This greeting tactic I’ve developed is mentioned in my BFF’s newsletter, Shell’s Ink Spot, which releases the first of the month. The section where I get a big spotlight and even more attention is called Puppy News (or a puppy update on Zoey, the CEO of Cuteness). For the July issue, she wrote:

Zoey is my sidekick and occasional writing partner. I like to take my lapdog to work on my laptop, sitting outside my favorite coffee shop. She greets customers as they come in the door with a tail wag and intense stares, welcoming anyone and everyone to stop and pet her. She loves people, and she helps me be more social. I still can focus, but I get fun little breaks of people saying how cute and adorable she is, and she eats it up, seeking even more attention. People remember her name first before they recall mine, though our names go together: Shelley and Zoey, or S and Z.

If you want to receive her newsletter, send her an email at shellsinkservices@gmail.com.


Zoey shows off Christmas photo

In A Dog's Need for Attention, A Dog's Toys, Cute Dachshunds, Cute Dogs, Uncategorized on December 4, 2016 at 11:30 am

zoeynaughtyMy BFF Shelley, who took this photo, thinks I’m saying, “Should I be naughty or not so naughty? Either way, Love Me!”

That may be true, but I’m also saying, give me some treats.

I’m awaiting Christmas, when I will be sure to get wrapped presents that will included toys, treats and more treats. The tradition at our house is my human family exchanges presents and then focuses on me as I unwrap my presents. I do it on my own, using my teeth, ripping the paper to shreds. That’s almost as fun as getting a present … almost.

Each year, I get a toy or two, some edible treats and a set of small rawhide treats, which I rip out from the package or try to, and then Shelley takes one out and gives it to me. I ignore everyone else and get to chewing. It’s a Merry Christmas indeed!

A dog’s take on running

In A Dog's Exercise Needs, A Dog's Need for Attention, All About Me on November 13, 2016 at 11:30 am

Aren't I cute?

Here’s a photo of me running inside the house.

My BFF Shelley hurt herself from doing too much running.

She pulled a muscle in her hip, and she realized she better stop for a little while—she says she’ll give it three days and then try to run a mile (a mile! that’s really far for short legs!).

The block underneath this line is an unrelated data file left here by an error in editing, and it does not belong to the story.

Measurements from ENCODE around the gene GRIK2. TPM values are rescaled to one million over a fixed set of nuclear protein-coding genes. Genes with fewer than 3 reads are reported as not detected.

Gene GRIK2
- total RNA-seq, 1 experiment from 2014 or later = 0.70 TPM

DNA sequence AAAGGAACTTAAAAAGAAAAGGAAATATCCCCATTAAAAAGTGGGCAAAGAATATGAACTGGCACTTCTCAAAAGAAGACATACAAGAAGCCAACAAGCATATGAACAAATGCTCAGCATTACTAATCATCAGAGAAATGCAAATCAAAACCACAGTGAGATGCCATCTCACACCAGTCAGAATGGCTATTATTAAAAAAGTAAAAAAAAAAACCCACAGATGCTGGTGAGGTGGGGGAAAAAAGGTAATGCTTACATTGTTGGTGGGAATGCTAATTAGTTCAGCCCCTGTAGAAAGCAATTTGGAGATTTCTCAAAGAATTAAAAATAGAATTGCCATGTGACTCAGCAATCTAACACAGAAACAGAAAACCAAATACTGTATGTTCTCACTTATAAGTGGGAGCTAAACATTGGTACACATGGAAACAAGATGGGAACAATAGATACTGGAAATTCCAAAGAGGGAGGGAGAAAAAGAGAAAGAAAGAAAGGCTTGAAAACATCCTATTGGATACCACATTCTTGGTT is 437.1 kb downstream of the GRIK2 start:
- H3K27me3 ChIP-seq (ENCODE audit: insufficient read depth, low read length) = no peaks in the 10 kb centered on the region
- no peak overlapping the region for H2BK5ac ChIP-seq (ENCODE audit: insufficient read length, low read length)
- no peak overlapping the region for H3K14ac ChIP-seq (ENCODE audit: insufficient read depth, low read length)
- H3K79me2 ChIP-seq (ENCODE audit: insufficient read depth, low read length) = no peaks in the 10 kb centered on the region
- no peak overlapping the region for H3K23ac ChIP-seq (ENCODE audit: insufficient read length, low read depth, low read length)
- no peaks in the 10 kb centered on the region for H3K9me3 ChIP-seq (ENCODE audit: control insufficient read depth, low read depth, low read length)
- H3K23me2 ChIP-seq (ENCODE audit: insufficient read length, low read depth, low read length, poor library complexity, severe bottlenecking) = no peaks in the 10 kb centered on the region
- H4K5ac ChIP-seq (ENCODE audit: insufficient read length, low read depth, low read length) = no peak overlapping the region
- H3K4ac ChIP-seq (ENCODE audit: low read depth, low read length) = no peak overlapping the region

I know when to stop running. And walking, too.

This is how I do walks. I walk and I walk, and then I don’t walk whenever I’m tired or want to slow down to smell the flowers. Or, I take a seat to wait for the people on the sidewalk to stop and pet me.

That’s because I want attention.

I walk for exercise—actually I’m forced to, but really, I’m on the hunt for people to tell me I’m cute and pretty and beautiful—all of it—and to pet me. I don’t care who the president is or any of that kind of stuff, because I just want to be acknowledged as the cutest dachshund in the whole wide world, my own version of www.

It doesn’t matter, because I know I’ll always have food (I love the soft kind I get now because I hurt my back and had some digestion issues). It’s mixed with my hard food that’s a little more boring but somehow has the flavor of the soft stuff mixed in, so I eat it. I guess I get tricked every time I come to the floor for breakfast and dinner.

And then after I eat, we go on a walk, so very routine and boring. No, not boring, because I get attention. That’s right, I get attention. I love the world!

A dog’s attention needs

In A Dog's Exercise Needs, A Dog's Need for Attention, Cute Dogs, Going on walks, Uncategorized on September 18, 2016 at 11:30 am


I’m so cute, everyone wants to pet me, even with a long, long reach.

Dogs are social animals and need lots of attention.